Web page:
Professional athletes are an easy target for anyone looking for evidence of the demise of Western civilization. They get paid too much. They take drugs to enhance their performance. They are egotistical, strutting and taunting after merely doing their jobs. And once they attain star status, many neglect their bodies and the competitive spirit that got them to the elite levels of their sport.
Another reason for people to shake their heads and cluck their disapproval at professional athletes is the in-game violence.
Yet on this count, leagues are changing course. The National Football League now requires evaluation of players who may have suffered concussions when being tackled or colliding with another player. Under a policy adopted a year ago, those who have suffered concussions cannot return to practice or games until they no longer exhibit any symptoms. And unnecessarily rough tacklers are penalized.
Former players now in their 50s, who played in the era when bodies got big, are suffering early dementia, very likely the result of multiple head injuries.
The National Basketball Association has taken great strides in curtailing on-court fights. If a player shoves an opponent after a tussle for the ball, a technical foul is assessed. Punches result in immediate ejection, fines and suspension from games. Players leaving their bench and venturing onto the court during such conflicts also face suspension. The NBA also has adopted a strict policy against complaining about foul calls. Technical fouls for profane language would be a welcome next step.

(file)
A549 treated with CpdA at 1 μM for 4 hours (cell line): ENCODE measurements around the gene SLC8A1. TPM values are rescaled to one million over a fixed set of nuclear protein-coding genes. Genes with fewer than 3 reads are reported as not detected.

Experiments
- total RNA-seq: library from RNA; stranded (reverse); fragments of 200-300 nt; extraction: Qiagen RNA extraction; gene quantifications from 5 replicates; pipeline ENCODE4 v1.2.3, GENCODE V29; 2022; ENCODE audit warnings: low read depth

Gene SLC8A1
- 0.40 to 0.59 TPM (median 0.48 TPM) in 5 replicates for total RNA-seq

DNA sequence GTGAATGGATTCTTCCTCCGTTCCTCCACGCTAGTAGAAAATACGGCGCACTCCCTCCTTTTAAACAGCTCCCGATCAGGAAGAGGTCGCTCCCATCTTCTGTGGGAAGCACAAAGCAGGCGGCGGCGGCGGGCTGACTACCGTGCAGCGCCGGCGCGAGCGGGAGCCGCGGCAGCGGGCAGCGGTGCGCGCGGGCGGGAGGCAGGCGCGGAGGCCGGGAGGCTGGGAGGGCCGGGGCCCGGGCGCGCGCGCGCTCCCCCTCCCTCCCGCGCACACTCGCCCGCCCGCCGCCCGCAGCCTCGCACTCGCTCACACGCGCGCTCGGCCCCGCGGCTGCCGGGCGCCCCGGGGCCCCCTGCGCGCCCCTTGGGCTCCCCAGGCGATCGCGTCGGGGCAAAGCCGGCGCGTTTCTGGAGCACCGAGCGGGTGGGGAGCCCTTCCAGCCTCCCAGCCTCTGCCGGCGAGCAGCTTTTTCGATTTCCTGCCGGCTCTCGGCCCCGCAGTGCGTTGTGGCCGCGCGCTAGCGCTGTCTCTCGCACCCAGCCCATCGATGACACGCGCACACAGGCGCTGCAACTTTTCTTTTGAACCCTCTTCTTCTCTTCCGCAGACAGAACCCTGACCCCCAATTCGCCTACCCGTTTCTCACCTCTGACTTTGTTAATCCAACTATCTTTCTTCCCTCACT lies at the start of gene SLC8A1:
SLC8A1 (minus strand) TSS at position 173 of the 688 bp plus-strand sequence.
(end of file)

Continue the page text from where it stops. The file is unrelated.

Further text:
Dugout-emptying brawls still mar Major League Baseball games. The league does eject players for such fights, but it could adopt the NBA policy of doling out automatic suspensions if players cross the foul lines onto the field during conflicts.
And then there is the National Hockey League. A fight in the Feb. 11 game between the New York Islanders and the Pittsburgh Penguins set a new low. The league responded with 346 penalty minutes and 10 ejections, and two players were suspended for nine and four games each.
A USA Today story tried to tie the brawl to an unwritten hockey rule, noting that the Penguins “understood the hockey code of justice demanded” retribution from the Islanders for an earlier fight.
Hall of Fame former player Mario Lemieux made more sense, arguing that the league should be less tolerant or risk irrelevancy. “Hockey is a tough, physical game, and it always should be. But what happened Friday night on Long Island wasn’t hockey. It was a travesty,” Mr. Lemieux said. “It was painful to watch the game I love turn into a sideshow like that.”
Sports need to clean up their acts if they want to thrive as an entertainment product, because men playing a child’s game with such disregard for decorum and dignity wears thin quickly.